Valerie and Ronnie pay the Monkees a visit, and the boys do not want to get caught with her portrait. They scramble around to hide it before letting them in, putting it behind a mirror where Mike pretends to comb his hair. Valerie came by to see what music they were planning to play for the party. She catches Peter’s eye and smiles. Peter returns the smile. Good grief, he’s adorable.
Ronnie strolls in and proceeds to insult their home. He notes Mike combing his hair in front of the ”mirror” and he does the same. They compare comb sizes and Ronnie’s is bigger. Mike, unperturbed, gives him a sarcastic wink, but then he fumbles the mirror and reveals the painting. Busted!
Peter confesses to taking the portrait but Valerie is sweet about it and says he can return it at the party. She orders Ronnie to leave with her. Valerie is clearly in charge of this relationship, whatever their relationship is. Ronnie waves a riding crop in the air in a comically threatening way and follows. Once they go, Micky has a mini-fit over Ronnie. Mike is the voice of reason but the others launch into one of my favorite bits that I love to quote when I meet someone I don’t like too much.
An attack from the Monkees involves disguises and making a fool of Ronnie. Davy pretends to be a waiter at the café where Ronnie has taken Valerie for some champagne. Davy jams the cork into the bottle with a hammer, and there’s a huge struggle to get it out. It shoots into…black and white footage of a collapsing building and they all look horrified. Ronnie tries to impress Valerie with his knowledge of art while they’re on a walk in the park. He wants to buy a crazy contraption of pipes and tubes, calling it a “comment on our over-mechanized society.” Mike, posing as a maintenance man, says it just turns the fountain on and squirts Ronnie in the face. Strike two for Ronnie.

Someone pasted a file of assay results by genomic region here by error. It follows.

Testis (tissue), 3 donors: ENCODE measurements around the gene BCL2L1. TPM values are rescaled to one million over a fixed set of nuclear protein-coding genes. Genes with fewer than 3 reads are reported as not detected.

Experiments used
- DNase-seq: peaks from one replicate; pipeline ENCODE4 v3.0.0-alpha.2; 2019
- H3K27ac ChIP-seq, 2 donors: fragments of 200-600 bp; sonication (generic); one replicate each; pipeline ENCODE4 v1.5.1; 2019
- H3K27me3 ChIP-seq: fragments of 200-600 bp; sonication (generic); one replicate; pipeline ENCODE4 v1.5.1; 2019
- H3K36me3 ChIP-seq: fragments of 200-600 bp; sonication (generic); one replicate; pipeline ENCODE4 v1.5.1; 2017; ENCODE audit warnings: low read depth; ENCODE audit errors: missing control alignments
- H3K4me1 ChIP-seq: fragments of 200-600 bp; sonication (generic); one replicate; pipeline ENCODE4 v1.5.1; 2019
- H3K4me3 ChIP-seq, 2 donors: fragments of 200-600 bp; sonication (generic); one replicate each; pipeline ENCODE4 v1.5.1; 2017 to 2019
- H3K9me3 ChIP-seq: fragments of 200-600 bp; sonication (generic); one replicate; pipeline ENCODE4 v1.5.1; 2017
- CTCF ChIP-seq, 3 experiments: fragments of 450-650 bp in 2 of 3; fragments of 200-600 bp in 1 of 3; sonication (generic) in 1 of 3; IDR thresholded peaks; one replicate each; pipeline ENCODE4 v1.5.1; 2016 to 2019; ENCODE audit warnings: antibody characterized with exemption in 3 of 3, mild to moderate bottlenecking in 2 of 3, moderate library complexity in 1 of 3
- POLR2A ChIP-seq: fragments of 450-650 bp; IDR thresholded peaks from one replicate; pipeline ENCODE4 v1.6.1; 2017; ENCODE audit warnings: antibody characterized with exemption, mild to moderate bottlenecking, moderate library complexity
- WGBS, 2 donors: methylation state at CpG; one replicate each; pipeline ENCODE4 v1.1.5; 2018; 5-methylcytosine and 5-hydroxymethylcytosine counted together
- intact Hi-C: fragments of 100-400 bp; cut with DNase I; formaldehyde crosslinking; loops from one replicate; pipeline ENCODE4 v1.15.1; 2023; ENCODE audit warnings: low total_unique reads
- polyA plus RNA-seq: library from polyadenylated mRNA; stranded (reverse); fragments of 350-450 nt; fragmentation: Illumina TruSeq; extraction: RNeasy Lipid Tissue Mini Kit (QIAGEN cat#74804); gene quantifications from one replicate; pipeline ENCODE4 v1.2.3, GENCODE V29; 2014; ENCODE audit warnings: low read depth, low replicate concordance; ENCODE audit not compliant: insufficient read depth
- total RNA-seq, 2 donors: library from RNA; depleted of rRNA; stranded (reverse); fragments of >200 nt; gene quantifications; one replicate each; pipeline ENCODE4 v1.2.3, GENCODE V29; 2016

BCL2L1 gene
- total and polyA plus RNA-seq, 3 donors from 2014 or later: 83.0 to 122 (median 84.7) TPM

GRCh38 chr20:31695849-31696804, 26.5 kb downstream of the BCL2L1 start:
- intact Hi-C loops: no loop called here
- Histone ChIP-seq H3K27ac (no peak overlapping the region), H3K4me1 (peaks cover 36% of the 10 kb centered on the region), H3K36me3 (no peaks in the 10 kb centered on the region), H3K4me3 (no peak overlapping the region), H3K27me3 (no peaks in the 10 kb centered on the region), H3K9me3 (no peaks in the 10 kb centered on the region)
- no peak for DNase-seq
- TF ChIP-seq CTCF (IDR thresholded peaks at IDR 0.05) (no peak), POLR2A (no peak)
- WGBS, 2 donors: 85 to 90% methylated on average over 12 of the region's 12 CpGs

On the street, they run into “street merchant” Micky, selling baby dolls. To refute Micky’s accusation that he doesn’t like kids, Ronnie picks up a doll, which Micky rigged to squirt him and scream at him. Later, Ronnie gets a photo of the Monkees and shows it to Valerie, pointing out that they were the waiter, the maintenance man, etc. Ronnie is one of the rare characters who can spot the Monkees in disguise and calls their antics, “a feeble plot to discredit me.” Valerie seems mildly amused. Notice Peter is not involved in any of these tricks.
Ronnie decides to strike back; he invites the Monkees over for lawn games, challenging Peter to skeet shooting, archery, and badminton. Each time he calls Peter over, a different Monkee takes the task instead. I crack up when Ronnie calls Peter over for archery and Mike shows up, Ronnie says “Tork, you look exactly like Nesmith.” Smug, smarmy prick. I enjoy the sarcastic humor in this episode and I’ve got to hand it to George Furth. He is hysterically, enthusiastically unlikable. If you’re going to be insulting, you’d better be funny. Especially since he’s picking on the kindest, gentlest Monkee.